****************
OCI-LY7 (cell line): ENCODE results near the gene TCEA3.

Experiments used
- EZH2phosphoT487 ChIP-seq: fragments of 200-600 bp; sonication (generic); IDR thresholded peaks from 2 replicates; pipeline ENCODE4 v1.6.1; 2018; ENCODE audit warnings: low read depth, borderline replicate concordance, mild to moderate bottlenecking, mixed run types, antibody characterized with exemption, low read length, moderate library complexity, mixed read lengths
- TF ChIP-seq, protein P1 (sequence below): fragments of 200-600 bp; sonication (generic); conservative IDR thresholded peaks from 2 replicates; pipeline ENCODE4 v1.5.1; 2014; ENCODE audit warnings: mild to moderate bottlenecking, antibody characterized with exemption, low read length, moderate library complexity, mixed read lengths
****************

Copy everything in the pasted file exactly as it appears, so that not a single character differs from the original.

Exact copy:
OCI-LY7 (cell line): ENCODE results near the gene TCEA3.

Experiments used
- EZH2phosphoT487 ChIP-seq: fragments of 200-600 bp; sonication (generic); IDR thresholded peaks from 2 replicates; pipeline ENCODE4 v1.6.1; 2018; ENCODE audit warnings: low read depth, borderline replicate concordance, mild to moderate bottlenecking, mixed run types, antibody characterized with exemption, low read length, moderate library complexity, mixed read lengths
- TF ChIP-seq, protein P1 (sequence below): fragments of 200-600 bp; sonication (generic); conservative IDR thresholded peaks from 2 replicates; pipeline ENCODE4 v1.5.1; 2014; ENCODE audit warnings: mild to moderate bottlenecking, antibody characterized with exemption, low read length, moderate library complexity, mixed read lengths